In a new white paper, Consumers Union (publishers of Consumer Reports) looks at the "consumer stake in the encryption debate": they note that governments want to ban working cryptography so that cops can spy on crooks, but the reprt does an excellent job enumerating all the applications for crypto beyond mere person to person communications privacy.
Crypto, after all, is the way that manufacturers authenticate their software updates for devices, secure the transmissions between those devices, and protect the integrity of sensitive information like financial transactions, vehicle telemetry, and health data.
Posing the crypto wars as finding a balance between your right to privacy and cops' ability to fight crime misses out on these important equities. Asking us to give up working crypto is also asking us to give up the certainty that our medical implants, cars and voting machines aren't being remotely sabotaged.
Cryptography is essential to the delivery of these updates, as it allows a device to know
what. Manufacturers use digital signatures to ensure that only genuine updates are
delivered, guarding against code that might be sent
from malicious actors, such as criminals
looking to remotely turn on microphones, steal data, or attack other nearby devices.
This is not
a theoretical danger:
Users of Adobe Flash, Android, and multiple web browsers have been
targeted in the past with invitations to download and install fake software updates.
The problem could become more acute as consumers adopt a coming tidal wave of new
driven devices. Mobile phones have become omnipresent and virtually omniscient
personal assistants, with minority and vulnerable consumers being especially likely to be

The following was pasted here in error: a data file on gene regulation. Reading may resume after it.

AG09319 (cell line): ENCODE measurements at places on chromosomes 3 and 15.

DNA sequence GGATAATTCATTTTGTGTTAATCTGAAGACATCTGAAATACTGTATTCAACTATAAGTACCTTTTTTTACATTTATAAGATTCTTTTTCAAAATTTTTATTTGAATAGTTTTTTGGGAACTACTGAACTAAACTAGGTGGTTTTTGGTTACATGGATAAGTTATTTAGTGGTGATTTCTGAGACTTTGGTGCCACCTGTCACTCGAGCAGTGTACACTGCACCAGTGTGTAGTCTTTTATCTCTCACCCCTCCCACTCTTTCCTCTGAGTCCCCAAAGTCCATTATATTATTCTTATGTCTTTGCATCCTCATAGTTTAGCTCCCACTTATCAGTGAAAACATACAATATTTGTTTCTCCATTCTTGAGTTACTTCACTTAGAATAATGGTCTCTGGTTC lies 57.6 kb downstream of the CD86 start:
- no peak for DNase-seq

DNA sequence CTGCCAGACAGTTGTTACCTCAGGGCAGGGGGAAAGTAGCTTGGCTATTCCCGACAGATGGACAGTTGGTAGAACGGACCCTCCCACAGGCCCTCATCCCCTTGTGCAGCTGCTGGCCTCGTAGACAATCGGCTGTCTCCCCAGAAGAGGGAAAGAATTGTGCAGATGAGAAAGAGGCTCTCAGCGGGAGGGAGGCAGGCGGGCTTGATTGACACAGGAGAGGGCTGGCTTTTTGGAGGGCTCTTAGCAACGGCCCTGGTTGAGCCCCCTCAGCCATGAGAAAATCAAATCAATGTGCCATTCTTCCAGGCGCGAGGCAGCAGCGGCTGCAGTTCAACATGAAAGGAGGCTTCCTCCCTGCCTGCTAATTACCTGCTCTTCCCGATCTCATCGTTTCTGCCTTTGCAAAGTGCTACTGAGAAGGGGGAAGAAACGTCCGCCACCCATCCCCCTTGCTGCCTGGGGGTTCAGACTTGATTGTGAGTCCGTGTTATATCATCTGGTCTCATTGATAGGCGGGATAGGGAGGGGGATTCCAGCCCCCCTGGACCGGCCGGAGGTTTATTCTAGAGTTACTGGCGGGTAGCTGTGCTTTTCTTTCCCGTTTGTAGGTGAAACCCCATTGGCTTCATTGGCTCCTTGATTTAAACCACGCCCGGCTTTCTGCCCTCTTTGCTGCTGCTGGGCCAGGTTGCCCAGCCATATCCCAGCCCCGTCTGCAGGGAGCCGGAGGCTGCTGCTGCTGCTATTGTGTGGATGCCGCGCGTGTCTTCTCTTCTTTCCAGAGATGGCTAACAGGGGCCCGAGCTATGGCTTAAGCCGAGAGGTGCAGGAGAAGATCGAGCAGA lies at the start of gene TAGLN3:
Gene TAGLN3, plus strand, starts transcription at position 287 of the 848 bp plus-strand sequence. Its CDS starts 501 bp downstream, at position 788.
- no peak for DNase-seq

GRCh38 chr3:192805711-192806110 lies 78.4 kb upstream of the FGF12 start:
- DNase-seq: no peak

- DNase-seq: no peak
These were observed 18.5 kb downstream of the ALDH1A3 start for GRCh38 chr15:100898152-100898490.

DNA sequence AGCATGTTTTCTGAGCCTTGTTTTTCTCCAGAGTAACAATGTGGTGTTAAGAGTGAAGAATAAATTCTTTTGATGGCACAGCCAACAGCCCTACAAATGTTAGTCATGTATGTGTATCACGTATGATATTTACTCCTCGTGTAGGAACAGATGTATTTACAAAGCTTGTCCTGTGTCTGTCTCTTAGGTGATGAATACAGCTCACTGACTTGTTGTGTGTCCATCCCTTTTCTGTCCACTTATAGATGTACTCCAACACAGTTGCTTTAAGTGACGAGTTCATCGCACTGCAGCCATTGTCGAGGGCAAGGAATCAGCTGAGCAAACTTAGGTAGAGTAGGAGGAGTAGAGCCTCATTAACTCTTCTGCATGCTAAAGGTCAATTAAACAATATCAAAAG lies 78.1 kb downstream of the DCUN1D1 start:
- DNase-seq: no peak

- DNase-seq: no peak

dependent on smartphones for their access to the internet.
Homes are becoming "smarter" as
embedded, largely invisible computer chips control televisions, refrigerators, thermostats, home
cameras, and light switches. Even cars
once the quintessential mechanical product
depend heavily on digital technologies.
To use all of these digital products and services, consumers must blindly trust hundreds of
millions of lines of computer code as they navigate their day
day lives. And just as
programmers spend their days creating and improving their code, hackers work hard at finding
vulnerabilities that can enable them to turn baby monitors into spy devices,
phones and laptops,
and potentially even control a car's brakes and steering.
Many of these
vulnerabilities carry the risk of being exploited in an environment where the stakes are high:
Hackers have remotely hijacked connected Jeeps,
redirected yachts by "spoofing" GPS
and locked home thermostats at 99 degrees Fahrenheit.
If these connected
products used encryption, it would be much harder for hackers to exploit these vulnerabilities
and place consumers at risk.
The Consumer Stake in the
Encryption Debate [Consumers Union]